Bone Marrow Transplant History

Definition of Bone Marrow Transplant

In bone marrow transplantation, Healthy marrow is infused into people who have had high dose chemotherapy for one of the many forms of leukemias, immunodeficiencies, lymphomas, anemias, metabolic disorders, and sometimes solid tumors.

Why we do Bone Marrow Transplant

A bone marrow transplant is used to rebuild the body’s capacity to produce these blood cells and bring their numbers to normal levels. Illnesses that may be treated with a bone marrow transplant include both cancerous and non-cancerous diseases.

Cancerous diseases may or may not specifically involve blood cells; but, cancer treatment can destroy the body’s ability to manufacture new blood cells.

When we Do Bone Marrow Transplant

The decision to prescribe a bone marrow transplant is based on the patient’s age, general physical condition, diagnosis and stage of the disease. A person’s age or state of health may prohibit use of a bone marrow transplant. The typical cut-off age for a transplant ranges from 40 to 55 years; however, a person’s general health is usually the more important factor.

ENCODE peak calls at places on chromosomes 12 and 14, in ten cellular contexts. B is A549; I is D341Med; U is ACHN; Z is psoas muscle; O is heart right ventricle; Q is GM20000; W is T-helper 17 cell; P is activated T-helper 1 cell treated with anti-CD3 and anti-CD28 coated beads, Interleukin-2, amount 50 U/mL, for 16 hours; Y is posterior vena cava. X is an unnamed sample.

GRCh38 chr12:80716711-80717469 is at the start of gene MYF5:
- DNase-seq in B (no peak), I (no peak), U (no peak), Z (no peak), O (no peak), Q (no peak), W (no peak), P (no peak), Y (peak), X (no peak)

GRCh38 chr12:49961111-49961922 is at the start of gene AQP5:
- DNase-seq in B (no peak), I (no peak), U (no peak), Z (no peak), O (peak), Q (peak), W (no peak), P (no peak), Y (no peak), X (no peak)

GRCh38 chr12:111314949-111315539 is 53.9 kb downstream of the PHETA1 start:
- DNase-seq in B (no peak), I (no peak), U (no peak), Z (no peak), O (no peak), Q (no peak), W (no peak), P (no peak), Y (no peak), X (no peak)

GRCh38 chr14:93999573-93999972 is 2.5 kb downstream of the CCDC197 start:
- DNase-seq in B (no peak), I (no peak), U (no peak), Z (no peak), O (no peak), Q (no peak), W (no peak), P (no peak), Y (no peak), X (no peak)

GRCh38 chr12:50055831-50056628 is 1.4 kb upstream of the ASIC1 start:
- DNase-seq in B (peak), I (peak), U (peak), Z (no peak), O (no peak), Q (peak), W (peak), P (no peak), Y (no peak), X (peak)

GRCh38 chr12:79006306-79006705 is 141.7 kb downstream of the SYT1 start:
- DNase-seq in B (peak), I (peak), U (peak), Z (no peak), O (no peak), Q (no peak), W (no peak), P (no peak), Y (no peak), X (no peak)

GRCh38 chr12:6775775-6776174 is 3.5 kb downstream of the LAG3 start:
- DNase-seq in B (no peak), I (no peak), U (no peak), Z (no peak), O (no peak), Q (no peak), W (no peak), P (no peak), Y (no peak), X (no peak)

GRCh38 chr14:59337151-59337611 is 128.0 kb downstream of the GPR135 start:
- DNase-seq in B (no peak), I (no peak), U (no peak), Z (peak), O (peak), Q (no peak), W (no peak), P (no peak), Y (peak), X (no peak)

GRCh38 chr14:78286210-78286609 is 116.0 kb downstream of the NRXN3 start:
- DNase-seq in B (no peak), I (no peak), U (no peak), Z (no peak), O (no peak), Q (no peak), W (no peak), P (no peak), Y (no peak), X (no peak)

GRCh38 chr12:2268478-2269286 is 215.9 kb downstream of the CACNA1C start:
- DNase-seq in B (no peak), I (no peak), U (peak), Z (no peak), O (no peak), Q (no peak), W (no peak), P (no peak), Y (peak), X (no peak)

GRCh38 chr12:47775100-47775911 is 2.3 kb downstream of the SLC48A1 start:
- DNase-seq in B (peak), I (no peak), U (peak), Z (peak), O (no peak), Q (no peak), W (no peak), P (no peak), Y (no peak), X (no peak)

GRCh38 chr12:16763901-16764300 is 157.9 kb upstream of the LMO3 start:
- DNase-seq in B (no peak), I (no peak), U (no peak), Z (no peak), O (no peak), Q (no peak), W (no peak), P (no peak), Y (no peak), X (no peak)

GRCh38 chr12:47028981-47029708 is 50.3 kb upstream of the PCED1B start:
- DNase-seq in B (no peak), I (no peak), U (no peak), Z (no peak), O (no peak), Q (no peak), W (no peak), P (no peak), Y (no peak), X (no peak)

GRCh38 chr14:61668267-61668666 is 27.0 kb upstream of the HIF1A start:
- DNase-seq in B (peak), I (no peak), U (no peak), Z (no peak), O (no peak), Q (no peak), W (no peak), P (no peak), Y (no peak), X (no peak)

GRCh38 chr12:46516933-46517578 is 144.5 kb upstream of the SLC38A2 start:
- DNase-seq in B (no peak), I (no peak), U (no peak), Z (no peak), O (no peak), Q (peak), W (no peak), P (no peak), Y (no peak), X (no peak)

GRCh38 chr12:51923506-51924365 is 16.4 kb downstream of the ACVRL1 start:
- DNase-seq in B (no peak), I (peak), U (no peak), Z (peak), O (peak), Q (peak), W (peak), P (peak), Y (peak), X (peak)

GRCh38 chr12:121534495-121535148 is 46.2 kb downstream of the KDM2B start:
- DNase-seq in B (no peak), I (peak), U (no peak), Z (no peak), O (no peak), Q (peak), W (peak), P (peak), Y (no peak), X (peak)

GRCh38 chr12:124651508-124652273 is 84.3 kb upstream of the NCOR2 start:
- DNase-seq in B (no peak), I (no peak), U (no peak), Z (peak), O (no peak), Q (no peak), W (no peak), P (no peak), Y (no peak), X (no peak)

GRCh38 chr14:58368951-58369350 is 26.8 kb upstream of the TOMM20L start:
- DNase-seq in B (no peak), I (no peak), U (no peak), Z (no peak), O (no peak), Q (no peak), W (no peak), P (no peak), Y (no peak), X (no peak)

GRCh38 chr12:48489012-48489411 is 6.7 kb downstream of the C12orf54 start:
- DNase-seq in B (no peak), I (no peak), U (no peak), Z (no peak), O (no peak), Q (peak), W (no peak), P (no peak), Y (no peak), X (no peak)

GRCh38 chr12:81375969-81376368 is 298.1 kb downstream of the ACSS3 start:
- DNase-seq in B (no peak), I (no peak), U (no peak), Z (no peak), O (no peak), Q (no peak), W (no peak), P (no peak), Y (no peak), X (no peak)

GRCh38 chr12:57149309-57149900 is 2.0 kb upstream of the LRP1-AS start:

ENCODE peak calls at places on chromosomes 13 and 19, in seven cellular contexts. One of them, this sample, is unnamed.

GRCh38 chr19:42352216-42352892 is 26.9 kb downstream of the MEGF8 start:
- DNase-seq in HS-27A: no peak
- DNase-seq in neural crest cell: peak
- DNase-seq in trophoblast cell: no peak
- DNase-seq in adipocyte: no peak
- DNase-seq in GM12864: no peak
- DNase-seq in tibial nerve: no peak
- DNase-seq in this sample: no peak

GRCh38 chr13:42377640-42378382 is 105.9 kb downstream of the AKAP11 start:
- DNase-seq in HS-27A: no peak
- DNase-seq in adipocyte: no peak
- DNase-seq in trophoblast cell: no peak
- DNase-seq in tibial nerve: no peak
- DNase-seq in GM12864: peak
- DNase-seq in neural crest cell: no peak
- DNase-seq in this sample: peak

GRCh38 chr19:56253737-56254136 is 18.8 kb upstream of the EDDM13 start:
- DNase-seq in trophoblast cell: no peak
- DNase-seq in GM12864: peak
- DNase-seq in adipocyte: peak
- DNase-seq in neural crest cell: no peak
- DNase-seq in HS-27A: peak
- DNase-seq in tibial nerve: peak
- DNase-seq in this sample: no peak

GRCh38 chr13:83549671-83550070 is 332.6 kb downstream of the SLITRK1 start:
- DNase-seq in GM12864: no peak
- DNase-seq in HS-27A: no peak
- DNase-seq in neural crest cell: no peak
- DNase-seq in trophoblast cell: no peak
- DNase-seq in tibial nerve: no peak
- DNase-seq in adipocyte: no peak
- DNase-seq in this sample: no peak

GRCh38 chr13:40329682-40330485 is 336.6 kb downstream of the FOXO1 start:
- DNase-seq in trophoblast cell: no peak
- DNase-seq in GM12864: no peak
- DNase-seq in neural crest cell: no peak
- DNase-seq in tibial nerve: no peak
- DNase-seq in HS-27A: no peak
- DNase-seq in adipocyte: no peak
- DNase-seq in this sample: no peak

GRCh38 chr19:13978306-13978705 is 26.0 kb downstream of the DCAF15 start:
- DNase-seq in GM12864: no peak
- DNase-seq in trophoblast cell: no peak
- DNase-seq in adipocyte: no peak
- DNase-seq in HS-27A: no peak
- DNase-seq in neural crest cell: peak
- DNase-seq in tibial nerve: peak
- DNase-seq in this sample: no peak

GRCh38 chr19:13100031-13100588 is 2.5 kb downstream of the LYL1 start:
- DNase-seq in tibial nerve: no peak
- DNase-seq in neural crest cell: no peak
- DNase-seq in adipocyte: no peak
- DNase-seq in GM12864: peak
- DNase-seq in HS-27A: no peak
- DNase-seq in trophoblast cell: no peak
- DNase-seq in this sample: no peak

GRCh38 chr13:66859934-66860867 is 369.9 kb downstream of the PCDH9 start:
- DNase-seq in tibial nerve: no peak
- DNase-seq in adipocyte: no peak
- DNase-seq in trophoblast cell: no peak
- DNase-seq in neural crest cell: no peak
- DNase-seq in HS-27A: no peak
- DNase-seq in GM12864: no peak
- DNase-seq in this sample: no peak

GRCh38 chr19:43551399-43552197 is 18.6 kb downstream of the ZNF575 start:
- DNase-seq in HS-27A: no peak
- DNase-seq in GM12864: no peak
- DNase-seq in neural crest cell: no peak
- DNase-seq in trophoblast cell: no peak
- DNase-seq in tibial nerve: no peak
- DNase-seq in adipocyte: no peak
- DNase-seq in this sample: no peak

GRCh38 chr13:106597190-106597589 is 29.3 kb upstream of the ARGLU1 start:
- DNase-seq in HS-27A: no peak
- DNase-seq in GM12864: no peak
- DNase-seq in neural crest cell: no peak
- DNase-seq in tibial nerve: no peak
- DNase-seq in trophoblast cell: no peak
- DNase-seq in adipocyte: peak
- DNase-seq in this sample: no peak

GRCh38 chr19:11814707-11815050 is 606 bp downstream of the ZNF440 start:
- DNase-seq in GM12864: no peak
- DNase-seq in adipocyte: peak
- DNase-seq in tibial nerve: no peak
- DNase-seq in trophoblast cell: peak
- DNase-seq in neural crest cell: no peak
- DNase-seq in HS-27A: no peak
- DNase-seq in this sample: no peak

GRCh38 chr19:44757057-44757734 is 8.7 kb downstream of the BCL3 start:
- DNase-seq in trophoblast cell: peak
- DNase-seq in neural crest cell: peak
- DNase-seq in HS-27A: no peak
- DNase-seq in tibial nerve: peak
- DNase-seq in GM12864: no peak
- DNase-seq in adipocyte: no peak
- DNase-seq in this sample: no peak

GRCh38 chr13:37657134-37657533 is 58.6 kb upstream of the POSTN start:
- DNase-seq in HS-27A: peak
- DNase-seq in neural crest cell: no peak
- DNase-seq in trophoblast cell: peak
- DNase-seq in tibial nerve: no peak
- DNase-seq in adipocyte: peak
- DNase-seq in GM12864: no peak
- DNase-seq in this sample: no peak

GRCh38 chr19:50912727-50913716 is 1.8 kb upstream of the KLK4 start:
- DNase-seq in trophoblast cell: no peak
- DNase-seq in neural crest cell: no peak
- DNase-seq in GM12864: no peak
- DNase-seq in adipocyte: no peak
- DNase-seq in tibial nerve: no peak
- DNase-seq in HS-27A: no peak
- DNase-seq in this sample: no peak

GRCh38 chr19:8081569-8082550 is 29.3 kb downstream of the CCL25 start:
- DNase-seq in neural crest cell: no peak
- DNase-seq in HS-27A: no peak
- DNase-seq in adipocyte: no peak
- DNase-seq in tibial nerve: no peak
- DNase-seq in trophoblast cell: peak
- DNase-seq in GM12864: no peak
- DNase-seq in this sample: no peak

Before undergoing a bone marrow transplant, the bone marrow transplant team will ensure that the patient understands the potential benefits and risks of the procedure.

History of bone marrow transplant

The first successful bone marrow transplant took place in 1968 at the University of Minnesota. The recipient was a child with severe combined immunodeficiency disease and the donor was a sibling. In 1973, the first unrelated bone marrow transplant was performed at Memorial Sloan Kettering Cancer Center in New York City on a five year old patient with severe combined immunodeficiency disease.

In 1984, Congress passed the National Organ Transplant Act, which included language to evaluate unrelated marrow transplantation and determine if a national donor registry was feasible. The National Bone Marrow Donor Registry (NBMDR), now called the National Marrow Donor Program (NMDP), was established in 1986.

The NMDP Network has more than 10 million volunteer donors (6 million domestically, and another 4 million through its relationships worldwide) and has 43 donor centers and transplant centers in 16 countries.